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India-Bangladesh relations UPSC NOTE

 India-Bangladesh relations

  • Prime Minister Sheikh Hasina returned to power in Bangladesh for a historic fourth straight term.

  • Earlier this month after her party, the Awami League, secured two-thirds of the seats in the January 7 national elections. 

  • Prime Minister Narendra Modi was among the first world leaders to congratulate Ms. Hasina, illustrating the close bilateral relationship between the two countries.

  • The foundation of India’s relationship with Bangladesh was laid in the 1971 Bangladesh Liberation War

  • India provided critical military and material support to assist Bangladesh in its fight for independence from Pakistan. 

  • Despite this, relations soured within a few years as military regimes took control

  • There was a rise in anti-India sentiment in the mid-1970s over issues ranging from boundary disputes and insurgency to the sharing of water. 

  • The instability continued for a few decades until Sheikh Hasina came to power in 1996 and scripted a new chapter in bilateral ties with a treaty on the sharing of Ganga waters

  • Since then, India and Bangladesh have built cooperation in trade, energy, infrastructure, connectivity and defence.

Impact of Sheikh Hasina’s victory have on the country’s bilateral relationship with India?

  • Bilateral trade between India and Bangladesh has grown steadily over the last decade

  • Bangladesh has emerged as India’s largest trade partner in South Asia, with bilateral trade reaching $18 billion in 2021-2022 from $10.8 billion in 2020-21.

  • Though there was a dip in 2022-23 due to the pandemic and the Russia-Ukraine war

  • India is also the second biggest trade partner of Bangladesh, with exports amounting to $2 billion in Indian markets.

  • In 2022, both nations concluded a joint feasibility study on a Comprehensive Economic Partnership Agreement (CEPA). 

  • The agreement, typically designed to reduce or eliminate customs duties on traded goods and simplify trade norms, is anticipated to open up broader social and economic opportunities

  • The CEPA gains additional significance as Bangladesh is set to lose its Least Developed Country (LDC) status after 2026, thereby losing its duty-free and quota-free market access in India. 

  • Dhaka will be eager to finalise a Free Trade Agreement (FTA) with New Delhi, and also pursue the China-backed Regional Comprehensive Economic Partnership (RCEP). This dual approach raises concerns for India.

  • As a “major development partner” of Bangladesh, India is funding several infrastructure and connectivity projects

  • Since 2010, India has extended Lines of Credits worth over $7 billion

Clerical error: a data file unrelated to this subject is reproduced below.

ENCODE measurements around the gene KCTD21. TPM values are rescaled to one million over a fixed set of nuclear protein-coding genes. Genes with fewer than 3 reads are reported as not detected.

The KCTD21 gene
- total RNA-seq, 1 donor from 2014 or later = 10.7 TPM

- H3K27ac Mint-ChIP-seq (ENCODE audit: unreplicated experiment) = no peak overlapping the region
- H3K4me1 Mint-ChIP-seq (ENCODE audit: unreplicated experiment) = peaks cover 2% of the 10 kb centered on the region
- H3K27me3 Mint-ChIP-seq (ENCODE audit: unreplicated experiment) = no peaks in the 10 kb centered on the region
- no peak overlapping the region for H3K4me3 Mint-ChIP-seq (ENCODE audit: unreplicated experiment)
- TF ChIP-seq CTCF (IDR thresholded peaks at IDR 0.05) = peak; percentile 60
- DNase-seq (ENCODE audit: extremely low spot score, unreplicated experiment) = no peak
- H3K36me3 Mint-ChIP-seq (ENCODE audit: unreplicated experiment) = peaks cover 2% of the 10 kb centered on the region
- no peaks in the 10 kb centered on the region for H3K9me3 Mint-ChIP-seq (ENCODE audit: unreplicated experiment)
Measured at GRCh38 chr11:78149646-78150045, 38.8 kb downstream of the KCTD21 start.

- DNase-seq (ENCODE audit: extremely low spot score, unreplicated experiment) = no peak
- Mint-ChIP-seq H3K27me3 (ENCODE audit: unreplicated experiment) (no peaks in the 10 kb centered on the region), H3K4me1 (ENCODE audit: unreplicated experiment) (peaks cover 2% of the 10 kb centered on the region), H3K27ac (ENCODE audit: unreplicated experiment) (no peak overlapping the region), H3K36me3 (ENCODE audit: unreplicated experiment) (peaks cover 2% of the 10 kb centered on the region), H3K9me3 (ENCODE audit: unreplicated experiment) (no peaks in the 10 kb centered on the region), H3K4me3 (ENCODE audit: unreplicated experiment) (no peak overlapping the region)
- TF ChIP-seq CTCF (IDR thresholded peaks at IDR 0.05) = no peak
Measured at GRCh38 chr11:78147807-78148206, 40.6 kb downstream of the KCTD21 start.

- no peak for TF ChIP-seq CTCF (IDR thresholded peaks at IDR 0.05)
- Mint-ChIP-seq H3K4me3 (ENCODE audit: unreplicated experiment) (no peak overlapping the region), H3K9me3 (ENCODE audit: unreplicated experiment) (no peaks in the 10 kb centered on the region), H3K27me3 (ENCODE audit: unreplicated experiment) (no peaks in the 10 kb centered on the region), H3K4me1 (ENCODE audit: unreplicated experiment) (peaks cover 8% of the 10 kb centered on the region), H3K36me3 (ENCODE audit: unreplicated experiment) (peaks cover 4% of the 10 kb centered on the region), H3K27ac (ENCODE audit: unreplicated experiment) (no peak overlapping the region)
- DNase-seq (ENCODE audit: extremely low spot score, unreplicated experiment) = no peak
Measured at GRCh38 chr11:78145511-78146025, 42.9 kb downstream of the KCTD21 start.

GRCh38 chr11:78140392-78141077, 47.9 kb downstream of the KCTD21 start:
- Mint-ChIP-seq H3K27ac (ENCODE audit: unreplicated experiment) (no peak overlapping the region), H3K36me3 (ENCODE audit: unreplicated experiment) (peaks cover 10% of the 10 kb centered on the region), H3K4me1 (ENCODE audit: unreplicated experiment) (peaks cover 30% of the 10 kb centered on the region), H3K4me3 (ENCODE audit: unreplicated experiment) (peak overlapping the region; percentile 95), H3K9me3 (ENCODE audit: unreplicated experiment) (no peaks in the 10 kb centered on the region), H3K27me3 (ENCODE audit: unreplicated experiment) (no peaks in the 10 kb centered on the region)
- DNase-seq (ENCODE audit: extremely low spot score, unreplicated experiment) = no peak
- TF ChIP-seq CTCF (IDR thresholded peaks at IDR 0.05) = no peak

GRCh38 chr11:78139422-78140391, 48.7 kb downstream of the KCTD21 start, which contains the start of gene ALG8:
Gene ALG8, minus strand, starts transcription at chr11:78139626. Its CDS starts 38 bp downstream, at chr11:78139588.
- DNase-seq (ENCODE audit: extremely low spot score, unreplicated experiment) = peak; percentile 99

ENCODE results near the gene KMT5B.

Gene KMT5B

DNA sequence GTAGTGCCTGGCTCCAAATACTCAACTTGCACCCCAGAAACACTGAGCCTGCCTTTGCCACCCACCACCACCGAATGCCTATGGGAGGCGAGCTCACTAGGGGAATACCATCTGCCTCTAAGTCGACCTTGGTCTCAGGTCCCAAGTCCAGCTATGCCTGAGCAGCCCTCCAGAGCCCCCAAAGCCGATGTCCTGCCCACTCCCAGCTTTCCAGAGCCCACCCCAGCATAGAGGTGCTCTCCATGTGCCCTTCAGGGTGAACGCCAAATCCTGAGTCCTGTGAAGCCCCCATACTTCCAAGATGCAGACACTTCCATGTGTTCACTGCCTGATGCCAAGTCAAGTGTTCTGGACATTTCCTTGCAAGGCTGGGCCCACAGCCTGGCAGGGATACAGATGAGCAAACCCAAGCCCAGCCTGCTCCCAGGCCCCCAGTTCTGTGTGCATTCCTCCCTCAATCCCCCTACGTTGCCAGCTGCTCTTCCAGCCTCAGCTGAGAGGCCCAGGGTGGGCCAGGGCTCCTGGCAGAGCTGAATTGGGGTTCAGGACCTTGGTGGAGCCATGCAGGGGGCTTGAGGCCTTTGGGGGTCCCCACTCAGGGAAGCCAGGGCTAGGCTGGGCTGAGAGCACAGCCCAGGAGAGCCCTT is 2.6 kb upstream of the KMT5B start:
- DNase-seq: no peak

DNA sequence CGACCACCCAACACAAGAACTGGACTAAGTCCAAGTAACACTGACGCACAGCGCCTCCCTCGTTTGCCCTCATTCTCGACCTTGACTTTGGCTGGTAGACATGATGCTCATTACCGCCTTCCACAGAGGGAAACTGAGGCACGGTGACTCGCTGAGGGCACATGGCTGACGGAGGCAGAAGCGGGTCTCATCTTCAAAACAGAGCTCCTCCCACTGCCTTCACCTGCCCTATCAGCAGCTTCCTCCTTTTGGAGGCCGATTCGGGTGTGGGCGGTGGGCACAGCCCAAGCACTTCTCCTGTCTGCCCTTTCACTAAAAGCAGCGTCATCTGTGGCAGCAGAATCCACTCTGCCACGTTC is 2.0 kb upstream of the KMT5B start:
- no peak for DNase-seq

• PM Modi and Sheikh Hasina made history last year when they inaugurated the Akhaura-Agartala rail link that connects Bangladesh and the northeast through Tripura

  • The link has given India access to Chattogram and Mongla ports in Bangladesh for the movement of cargo. 

  • It is likely to boost small-scale industries and develop Assam and Tripura.

  • In the energy sector, Bangladesh imports nearly 2,000 megawatts of electricity from India

  • The BIMSTEC Master Plan for Transport Connectivity focuses on connecting major transport projects in India, Bangladesh, Myanmar and Thailand, thereby establishing a shipping network. 

  • India’s attention will primarily be directed towards the Matarbari Port, located about 100 km from Tripura, which Bangladesh is building. 

  • The port will establish a crucial industrial corridor linking Dhaka and the northeast part of India.

What is the status of economic cooperation between the two South Asian countries?

  • The looming Teesta dispute will take centre-stage in the agenda of the Hasina-led government

  • The issue revolves around the sharing of Teesta’s waters, with Bangladesh seeking an equitable distribution. 

  • Another contentious matter is the Rohingya issue. 

  • The Hasina government aims for the peaceful repatriation of Rohingyas to Myanmar, but its talks with the military junta have been unsuccessful so far

  • Bangladesh seeks India’s cooperation to influence Myanmar, but the Modi government, which has ties with the junta, asserts that it will deport Rohingyas from its mainland

  • Cross-border terrorism and infiltration are additional threats to internal security. 

  • The rise of majoritarian forces adds another layer to the complex landscape

  • While violence against Muslims has increased in India in the past few years, PM Hasina has stood at the forefront to condemn the attacks and express displeasure over comments by Indian leaders on “illegal” immigrants.

How is China making its presence felt? 

  • The U.S. has been vocal in its criticism of the Awami League government, exerting pressure on Sheikh Hasina over “democratic backsliding”. 

  • In 2021, the Biden administration slapped sanctions on a Bangladeshi anti-crime and anti-terrorism task force, citing human rights violations, and escalated tensions by announcing a policy to restrict visas for Bangladeshis it believed to be

responsible for undermining the election process in the country. 

  • Adding to India’s concerns is the deepening relationship between Bangladesh and China, marked by the substantial Chinese investments in infrastructure in recent years. 

  • China built 12 highways, 21 bridges and 27 power and energy projects in Bangladesh, as per the Chinese Ambassador to Bangladesh

  • However, Ms. Hasina has maintained that her government is “very much careful” about its partnership with China.



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Learnerz IAS | Concept oriented UPSC Classes in Malayalam: India-Bangladesh relations UPSC NOTE
India-Bangladesh relations UPSC NOTE
Learnerz IAS | Concept oriented UPSC Classes in Malayalam
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